5. Erica says:

    And please, how dumb do you think people are.

    Unlike you, not so dumb that they won’t read Sullivan’s column and your remarks side-by-side. In doing so, of course, we see that your criticsms are completely off the mark.

    Sullivan expressly mentioned “mass murder” and “religious war” as being worse under Christianity.

    An absolute distortion. Too fatigued from finals to read, apparently? Sullivan isn’t saying that Christianity is bloodier than Islam; he’s repeatedly stated the opposite many times. If you actually read his post, you’ll see that the only thing that he’s saying is that Christianity’s record of being “deployed in the service of terrifying dictatorships” is worse than Islam’s.

    And of course that’s true – Christianity is twice as old as Islam! It’s had twice as long to be misused.

    Like I said, grapple with the argument. Repeating distortions of Sullivan’s remarks doesn’t, and neither does “paragraph 8” as far as I can tell – maybe you have a private definition of the number 8?

    As for anticipating arguments, Sullivan anticipated yours. (No surprise, he’s much smarter than you.)

    If I’m right, the offense is mainly taken by Christians who simply refuse to see their faith as equally valid as Islam. They are offended that a Christian could even be equated with a Muslim. Which means, I believe, that they have not begun to understand the meaning of toleration at the core of Christianity, let alone the central insight of liberal constitutionalism. Hence our political and religious crisis.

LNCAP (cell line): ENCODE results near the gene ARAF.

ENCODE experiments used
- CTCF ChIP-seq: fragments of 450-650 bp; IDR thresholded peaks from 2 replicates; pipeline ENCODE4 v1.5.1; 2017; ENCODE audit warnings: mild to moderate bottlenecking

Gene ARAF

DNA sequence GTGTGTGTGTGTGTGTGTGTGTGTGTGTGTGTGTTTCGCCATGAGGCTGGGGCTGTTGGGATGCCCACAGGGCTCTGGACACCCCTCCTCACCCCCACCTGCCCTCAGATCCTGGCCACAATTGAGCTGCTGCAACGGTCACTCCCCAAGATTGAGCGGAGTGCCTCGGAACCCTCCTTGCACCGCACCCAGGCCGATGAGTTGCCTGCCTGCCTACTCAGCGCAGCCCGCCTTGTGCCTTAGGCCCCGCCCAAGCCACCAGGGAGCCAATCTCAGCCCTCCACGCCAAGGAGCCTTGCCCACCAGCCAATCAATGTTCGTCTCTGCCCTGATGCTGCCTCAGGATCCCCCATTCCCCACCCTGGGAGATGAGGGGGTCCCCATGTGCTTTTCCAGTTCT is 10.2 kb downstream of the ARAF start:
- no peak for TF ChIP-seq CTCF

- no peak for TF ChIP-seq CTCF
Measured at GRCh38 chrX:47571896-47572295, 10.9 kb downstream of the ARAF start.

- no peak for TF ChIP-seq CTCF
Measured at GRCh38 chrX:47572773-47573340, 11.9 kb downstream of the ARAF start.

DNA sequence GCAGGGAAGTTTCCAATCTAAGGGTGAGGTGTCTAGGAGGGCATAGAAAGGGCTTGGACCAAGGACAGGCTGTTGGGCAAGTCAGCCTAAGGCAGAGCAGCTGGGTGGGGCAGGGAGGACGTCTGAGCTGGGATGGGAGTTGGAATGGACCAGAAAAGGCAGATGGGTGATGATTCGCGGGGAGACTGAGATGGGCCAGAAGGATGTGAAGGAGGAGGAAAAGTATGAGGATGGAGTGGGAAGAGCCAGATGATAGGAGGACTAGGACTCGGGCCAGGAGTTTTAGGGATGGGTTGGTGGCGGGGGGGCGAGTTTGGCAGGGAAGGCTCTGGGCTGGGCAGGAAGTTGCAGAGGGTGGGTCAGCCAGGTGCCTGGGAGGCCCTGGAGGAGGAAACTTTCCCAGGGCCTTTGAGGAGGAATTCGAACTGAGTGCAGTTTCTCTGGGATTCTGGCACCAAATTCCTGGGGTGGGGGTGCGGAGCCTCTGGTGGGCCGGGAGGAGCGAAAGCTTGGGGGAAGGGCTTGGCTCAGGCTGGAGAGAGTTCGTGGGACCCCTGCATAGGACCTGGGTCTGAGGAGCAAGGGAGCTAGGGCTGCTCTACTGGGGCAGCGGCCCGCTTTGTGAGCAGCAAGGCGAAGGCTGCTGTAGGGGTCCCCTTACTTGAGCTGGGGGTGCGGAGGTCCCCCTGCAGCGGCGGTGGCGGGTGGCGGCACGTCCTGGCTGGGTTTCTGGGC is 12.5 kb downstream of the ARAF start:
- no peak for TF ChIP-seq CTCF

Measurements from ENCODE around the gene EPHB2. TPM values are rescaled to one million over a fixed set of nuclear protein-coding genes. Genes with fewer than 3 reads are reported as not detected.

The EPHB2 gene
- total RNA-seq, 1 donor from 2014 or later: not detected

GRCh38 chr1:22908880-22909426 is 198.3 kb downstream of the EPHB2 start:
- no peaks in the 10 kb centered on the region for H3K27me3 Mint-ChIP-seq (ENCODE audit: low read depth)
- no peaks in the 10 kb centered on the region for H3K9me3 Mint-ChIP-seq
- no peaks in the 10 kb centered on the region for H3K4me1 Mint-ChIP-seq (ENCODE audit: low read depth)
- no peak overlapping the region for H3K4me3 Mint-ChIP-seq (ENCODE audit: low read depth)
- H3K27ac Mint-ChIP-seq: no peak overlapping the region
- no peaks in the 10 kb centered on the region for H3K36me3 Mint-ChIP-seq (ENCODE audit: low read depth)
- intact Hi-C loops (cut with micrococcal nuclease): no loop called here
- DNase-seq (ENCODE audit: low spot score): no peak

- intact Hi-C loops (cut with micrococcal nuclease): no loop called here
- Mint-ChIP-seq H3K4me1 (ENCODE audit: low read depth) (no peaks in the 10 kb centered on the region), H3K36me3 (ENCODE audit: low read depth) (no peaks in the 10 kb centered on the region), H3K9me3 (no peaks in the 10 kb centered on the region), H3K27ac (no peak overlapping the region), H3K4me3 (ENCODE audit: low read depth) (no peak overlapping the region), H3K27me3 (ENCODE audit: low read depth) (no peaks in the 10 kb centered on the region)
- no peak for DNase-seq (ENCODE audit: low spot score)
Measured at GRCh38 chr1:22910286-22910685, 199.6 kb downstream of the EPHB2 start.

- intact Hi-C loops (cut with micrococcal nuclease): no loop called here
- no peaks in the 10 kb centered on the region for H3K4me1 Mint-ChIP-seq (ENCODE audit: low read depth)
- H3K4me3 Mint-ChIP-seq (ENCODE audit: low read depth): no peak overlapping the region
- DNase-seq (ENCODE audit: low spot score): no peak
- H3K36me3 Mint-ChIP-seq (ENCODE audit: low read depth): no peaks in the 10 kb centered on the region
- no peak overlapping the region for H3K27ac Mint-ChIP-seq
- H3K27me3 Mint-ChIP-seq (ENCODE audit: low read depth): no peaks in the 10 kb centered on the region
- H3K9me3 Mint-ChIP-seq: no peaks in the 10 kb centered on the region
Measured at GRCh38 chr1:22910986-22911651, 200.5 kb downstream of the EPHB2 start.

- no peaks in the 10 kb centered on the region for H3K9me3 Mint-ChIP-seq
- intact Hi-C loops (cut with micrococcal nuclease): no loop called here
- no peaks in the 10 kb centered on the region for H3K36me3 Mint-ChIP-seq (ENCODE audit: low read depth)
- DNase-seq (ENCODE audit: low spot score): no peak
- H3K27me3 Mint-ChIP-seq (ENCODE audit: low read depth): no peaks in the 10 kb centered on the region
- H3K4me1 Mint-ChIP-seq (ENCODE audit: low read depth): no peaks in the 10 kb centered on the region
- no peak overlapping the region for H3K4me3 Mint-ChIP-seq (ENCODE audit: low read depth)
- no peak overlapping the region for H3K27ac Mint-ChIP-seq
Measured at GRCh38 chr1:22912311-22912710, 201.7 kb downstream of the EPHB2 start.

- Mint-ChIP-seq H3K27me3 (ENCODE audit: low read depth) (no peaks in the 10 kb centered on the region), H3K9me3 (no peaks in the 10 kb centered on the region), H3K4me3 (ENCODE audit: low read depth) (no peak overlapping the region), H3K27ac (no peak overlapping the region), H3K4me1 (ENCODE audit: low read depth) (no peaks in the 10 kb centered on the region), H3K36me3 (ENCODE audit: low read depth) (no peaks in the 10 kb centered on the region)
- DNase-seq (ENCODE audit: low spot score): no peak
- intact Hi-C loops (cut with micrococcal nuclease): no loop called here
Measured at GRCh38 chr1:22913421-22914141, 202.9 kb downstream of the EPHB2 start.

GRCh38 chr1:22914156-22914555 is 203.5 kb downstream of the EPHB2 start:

Indeed.

  6. Janek says:

    Ooooh, emotions are flying high. Are you two engaged or something ;-)

    J.

  7. Jay Reding says:

    Ooooh, emotions are flying high. Are you two engaged or something ;-)

    Please, don’t insult one of my commenters like that!

    Erica’s a former classmate of mine, and I suffer her foolishness only because I know that she’s actually far less obnoxious and quite a bit smarter than she comes off as being…

  8. Erica says:

    The funny thing is – I know Jay is actually a lot less obnoxious and quite a bit smarter than he comes off as being. For instance, I’m sure he’s capable of addressing points substantively instead of simply dismissing them with name-calling, he just chooses not to do that.

  9. zzx375 says:

    “You say to-may-toe, I say to-mah-toe”

    Among other things Sullivan states:

    If I’m right, the offense is mainly taken by Christians who simply refuse to see their faith as equally valid as Islam. They are offended that a Christian could even be equated with a Muslim. Which means, I believe, that they have not begun to understand the meaning of toleration at the core of Christianity, let alone the central insight of liberal constitutionalism. Hence our political and religious crisis.